Deep Infections After Pediatric Spinal Arthrodesis: Differences Exist with Idiopathic, Neuromuscular, or Genetic and Syndromic Cause of Deformity

Brian T. Sullivan, Oussama Abousamra, Varun Puvanesarajah, Amit Jain, Matthew J. Hadad, Aaron M. Milstone, Paul D. Sponseller

Research output: Contribution to journalArticle

Abstract

BACKGROUND: Little is known about the rates, timing, and causative microorganisms of deep surgical site infections after spinal arthrodesis in patients with genetic and syndromic scoliosis compared with patients with adolescent idiopathic scoliosis and kyphosis or patients with neuromuscular scoliosis. METHODS: We reviewed data from 1,353 patients who were <21 years of age and had undergone spinal arthrodesis for deformity correction by 1 surgeon from 2000 to 2015. Deformity causes were genetic, idiopathic, or neuromuscular. We identified patients who had undergone an unplanned surgical procedure for a deep surgical site infection that was early (≤90 days after the procedure) or late (>90 days after the procedure). We compared deep surgical site infection rates, timing, and causative microorganisms by deformity cause. RESULTS: Deep surgical site infections occurred in 65 patients (4.8%): 4.2% for patients with genetic and syndromic scoliosis, 2.7% for patients with adolescent idiopathic scoliosis and kyphosis, and 10.0% for patients with neuromuscular scoliosis. Of the deep surgical site infections, 26 (40%) occurred early and 39 (60%) occurred late. The median times to deep surgical site infection onset were 51 days (range, 7 days to 7 years) in patients with genetic and syndromic scoliosis, 827 days (range, 10 days to 12 years) in patients with adolescent idiopathic scoliosis and kyphosis, and 45 days (range, 13 days to 6 years) in patients with neuromuscular scoliosis. Seventy-six microorganisms (41 gram-positive and 35 gram-negative) were isolated from 47 children with positive cultures; the most common was coagulase-negative Staphylococcus (n = 13). The ratio of gram-positive to gram-negative microorganisms was highest in patients with adolescent idiopathic scoliosis and kyphosis (4:1) and lowest in patients with genetic and syndromic scoliosis (0.5:1). In genetic and syndromic scoliosis, both early and late deep surgical site infections were more frequently caused by gram-negative bacteria. In neuromuscular scoliosis, early deep surgical site infections were more frequently caused by gram-negative bacteria, and late deep surgical site infections were more frequently caused by gram-positive bacteria. In adolescent idiopathic scoliosis and kyphosis, both early and late deep surgical site infections were more commonly caused by gram-positive bacteria. Methicillin-resistant Staphylococcus aureus was identified in 2 late deep surgical site infections in patients with neuromuscular scoliosis. CONCLUSIONS: Deep surgical site infections were more common in genetic and syndromic scoliosis than in adolescent idiopathic scoliosis and kyphosis, but less common than in neuromuscular scoliosis. Adolescent idiopathic scoliosis and kyphosis had the highest ratio of late to early deep surgical site infections. Patients with genetic and syndromic scoliosis had predominantly gram-negative microorganisms, particularly in early deep surgical site infections. Methicillin-resistant S. aureus infection was rare, occurring in only 2 patients with neuromuscular scoliosis. Gram-negative and gram-positive prophylactic antibiotics may be indicated for patients with genetic and syndromic scoliosis after spinal arthrodesis. LEVEL OF EVIDENCE: Prognostic Level III. See Instructions for Authors for a complete description of levels of evidence.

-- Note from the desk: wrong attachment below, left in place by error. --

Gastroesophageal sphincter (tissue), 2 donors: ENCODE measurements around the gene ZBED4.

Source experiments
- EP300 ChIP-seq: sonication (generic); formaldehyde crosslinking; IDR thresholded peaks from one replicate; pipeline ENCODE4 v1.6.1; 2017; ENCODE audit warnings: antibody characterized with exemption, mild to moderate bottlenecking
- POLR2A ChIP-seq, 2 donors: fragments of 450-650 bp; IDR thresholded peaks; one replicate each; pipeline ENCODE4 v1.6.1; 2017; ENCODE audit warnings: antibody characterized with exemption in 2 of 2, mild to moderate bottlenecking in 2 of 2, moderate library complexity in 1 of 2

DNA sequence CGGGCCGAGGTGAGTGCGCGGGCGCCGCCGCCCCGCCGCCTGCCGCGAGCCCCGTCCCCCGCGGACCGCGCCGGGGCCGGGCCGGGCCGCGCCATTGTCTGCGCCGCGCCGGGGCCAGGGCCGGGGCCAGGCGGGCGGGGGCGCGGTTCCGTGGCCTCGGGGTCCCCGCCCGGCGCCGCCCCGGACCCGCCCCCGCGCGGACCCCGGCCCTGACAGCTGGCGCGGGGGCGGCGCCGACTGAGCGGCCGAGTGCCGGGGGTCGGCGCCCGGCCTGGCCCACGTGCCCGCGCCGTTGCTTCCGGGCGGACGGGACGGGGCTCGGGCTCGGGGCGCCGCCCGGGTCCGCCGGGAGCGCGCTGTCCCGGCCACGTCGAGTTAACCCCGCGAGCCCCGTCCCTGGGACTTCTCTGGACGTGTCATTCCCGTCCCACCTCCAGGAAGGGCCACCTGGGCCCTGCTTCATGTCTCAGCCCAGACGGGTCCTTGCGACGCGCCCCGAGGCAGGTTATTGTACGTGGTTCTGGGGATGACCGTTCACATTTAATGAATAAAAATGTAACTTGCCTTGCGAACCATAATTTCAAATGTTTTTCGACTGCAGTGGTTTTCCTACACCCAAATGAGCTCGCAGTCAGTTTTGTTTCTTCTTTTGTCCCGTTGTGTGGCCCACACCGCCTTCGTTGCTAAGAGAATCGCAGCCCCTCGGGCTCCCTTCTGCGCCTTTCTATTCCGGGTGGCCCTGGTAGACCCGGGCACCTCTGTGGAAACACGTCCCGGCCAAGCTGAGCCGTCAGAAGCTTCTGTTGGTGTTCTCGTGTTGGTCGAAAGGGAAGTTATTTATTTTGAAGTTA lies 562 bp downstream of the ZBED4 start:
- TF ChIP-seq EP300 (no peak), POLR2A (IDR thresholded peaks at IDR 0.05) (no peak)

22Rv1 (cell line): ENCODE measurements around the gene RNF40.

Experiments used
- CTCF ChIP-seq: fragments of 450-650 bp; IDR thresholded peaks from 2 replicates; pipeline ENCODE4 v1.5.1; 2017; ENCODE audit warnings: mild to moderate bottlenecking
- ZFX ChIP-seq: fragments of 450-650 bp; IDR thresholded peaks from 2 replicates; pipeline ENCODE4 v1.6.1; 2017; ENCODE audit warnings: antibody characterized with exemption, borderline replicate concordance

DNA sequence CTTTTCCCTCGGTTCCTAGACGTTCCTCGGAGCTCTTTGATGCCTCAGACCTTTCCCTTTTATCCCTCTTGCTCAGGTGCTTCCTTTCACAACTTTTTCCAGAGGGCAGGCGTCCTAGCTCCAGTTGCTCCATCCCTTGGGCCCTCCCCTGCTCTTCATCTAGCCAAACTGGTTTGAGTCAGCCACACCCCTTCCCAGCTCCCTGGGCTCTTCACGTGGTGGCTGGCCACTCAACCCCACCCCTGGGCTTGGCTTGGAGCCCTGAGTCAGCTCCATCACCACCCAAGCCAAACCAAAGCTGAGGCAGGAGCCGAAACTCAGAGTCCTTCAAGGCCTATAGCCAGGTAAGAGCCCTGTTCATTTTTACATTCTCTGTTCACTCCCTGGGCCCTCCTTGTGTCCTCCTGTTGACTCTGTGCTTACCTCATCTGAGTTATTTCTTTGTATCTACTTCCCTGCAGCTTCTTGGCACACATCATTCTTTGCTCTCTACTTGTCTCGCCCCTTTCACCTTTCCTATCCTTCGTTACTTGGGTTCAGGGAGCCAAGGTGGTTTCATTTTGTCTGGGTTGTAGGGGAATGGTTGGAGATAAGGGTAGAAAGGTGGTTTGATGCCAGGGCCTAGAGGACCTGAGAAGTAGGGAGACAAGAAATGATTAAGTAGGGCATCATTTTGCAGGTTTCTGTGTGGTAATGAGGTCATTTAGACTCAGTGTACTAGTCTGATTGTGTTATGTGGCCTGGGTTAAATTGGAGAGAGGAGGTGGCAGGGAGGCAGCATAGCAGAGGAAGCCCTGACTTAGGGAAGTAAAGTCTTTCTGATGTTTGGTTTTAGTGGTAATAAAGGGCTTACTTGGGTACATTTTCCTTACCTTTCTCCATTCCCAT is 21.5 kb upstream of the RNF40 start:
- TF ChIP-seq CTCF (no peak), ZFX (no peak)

Original languageEnglish (US)
Pages (from-to)2219-2225
Number of pages7
JournalThe Journal of bone and joint surgery. American volume
Volume101
Issue number24
DOIs
StatePublished - Dec 18 2019

ASJC Scopus subject areas

  • Surgery
  • Orthopedics and Sports Medicine

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